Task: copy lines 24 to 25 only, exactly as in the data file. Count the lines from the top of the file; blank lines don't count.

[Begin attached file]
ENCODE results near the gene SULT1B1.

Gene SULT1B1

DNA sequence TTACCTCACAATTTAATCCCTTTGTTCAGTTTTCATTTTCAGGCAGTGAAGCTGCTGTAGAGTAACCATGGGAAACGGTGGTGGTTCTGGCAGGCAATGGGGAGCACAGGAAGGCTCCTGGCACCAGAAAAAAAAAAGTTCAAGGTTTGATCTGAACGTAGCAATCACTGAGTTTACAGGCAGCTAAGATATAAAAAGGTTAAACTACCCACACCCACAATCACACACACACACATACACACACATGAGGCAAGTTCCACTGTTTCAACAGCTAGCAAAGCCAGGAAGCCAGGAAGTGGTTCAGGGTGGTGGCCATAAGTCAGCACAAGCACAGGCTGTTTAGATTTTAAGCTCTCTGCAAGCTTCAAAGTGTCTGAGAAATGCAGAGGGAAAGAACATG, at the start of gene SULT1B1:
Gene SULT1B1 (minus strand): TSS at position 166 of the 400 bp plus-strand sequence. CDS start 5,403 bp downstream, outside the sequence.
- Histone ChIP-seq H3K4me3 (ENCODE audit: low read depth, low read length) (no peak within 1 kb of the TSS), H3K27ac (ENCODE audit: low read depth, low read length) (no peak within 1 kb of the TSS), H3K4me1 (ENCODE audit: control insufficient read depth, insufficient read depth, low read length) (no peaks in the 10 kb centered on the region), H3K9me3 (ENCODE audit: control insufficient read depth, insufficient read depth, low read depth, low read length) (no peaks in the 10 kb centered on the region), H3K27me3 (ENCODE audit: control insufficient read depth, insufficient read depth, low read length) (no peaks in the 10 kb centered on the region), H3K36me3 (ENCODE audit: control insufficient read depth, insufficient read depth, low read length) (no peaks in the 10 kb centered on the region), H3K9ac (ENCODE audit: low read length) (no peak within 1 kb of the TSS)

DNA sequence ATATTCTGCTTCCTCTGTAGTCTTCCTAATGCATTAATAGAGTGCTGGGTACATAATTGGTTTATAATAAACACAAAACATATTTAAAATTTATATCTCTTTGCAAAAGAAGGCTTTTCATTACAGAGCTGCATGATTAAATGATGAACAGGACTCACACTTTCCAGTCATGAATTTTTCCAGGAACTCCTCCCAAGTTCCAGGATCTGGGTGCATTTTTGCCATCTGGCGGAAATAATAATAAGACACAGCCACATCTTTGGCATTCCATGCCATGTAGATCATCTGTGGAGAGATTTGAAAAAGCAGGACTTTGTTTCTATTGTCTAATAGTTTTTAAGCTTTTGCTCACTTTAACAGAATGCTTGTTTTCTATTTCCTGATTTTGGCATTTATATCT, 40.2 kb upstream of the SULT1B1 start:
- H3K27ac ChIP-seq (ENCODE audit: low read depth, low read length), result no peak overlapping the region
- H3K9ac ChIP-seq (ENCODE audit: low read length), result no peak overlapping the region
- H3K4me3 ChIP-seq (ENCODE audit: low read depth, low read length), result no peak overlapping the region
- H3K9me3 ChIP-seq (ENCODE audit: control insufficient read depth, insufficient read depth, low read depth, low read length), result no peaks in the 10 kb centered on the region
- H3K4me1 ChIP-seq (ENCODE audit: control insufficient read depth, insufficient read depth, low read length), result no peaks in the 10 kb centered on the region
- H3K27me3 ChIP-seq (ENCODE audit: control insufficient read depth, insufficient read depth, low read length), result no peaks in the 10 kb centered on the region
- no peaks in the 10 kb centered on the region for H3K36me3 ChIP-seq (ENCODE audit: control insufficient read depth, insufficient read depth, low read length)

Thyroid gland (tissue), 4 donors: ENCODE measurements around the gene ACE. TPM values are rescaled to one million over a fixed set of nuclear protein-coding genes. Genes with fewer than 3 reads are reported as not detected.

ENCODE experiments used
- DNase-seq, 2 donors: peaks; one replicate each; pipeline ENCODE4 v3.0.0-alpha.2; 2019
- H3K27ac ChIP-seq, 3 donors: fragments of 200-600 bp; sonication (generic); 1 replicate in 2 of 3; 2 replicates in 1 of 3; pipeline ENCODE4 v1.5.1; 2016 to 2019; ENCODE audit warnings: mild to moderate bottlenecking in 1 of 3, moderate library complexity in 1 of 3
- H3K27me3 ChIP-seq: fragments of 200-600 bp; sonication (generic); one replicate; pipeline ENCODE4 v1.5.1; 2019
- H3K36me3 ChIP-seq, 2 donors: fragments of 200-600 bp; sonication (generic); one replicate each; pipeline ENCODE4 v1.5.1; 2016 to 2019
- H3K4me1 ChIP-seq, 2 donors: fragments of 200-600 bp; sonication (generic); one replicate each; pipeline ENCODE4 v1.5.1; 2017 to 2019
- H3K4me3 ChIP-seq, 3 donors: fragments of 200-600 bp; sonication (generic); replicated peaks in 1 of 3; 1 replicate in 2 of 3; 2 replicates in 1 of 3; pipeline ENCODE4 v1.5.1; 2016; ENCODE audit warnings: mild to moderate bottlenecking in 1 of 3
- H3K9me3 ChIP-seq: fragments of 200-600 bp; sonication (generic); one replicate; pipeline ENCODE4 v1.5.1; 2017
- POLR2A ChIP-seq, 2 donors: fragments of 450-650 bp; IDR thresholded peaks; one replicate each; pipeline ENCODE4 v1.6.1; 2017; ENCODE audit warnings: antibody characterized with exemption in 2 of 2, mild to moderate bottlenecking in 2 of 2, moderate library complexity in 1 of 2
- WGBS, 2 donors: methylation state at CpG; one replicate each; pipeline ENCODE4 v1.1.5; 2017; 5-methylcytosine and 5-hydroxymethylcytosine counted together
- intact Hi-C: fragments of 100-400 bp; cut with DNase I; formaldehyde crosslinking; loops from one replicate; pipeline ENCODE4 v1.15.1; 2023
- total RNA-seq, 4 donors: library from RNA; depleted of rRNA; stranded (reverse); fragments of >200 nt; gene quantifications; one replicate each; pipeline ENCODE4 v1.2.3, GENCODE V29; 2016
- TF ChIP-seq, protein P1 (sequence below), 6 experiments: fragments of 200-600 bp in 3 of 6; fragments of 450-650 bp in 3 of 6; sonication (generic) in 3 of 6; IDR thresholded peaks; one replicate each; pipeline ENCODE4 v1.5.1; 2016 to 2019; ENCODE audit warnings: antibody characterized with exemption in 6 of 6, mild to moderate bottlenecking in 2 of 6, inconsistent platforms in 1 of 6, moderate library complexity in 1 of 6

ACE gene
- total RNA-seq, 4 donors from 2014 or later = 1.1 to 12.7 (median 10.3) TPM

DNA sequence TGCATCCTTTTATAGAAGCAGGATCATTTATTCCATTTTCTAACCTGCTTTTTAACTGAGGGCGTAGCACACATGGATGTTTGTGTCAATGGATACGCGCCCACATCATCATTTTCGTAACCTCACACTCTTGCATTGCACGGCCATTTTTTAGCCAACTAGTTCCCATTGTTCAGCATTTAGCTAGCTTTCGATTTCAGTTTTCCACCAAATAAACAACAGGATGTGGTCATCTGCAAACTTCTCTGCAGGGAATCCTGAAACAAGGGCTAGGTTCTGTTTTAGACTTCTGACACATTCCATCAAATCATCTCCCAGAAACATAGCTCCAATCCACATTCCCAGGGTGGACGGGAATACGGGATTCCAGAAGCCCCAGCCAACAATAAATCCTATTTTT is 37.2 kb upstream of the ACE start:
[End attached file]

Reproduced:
- WGBS, 2 donors: methylation state at CpG; one replicate each; pipeline ENCODE4 v1.1.5; 2017; 5-methylcytosine and 5-hydroxymethylcytosine counted together
- intact Hi-C: fragments of 100-400 bp; cut with DNase I; formaldehyde crosslinking; loops from one replicate; pipeline ENCODE4 v1.15.1; 2023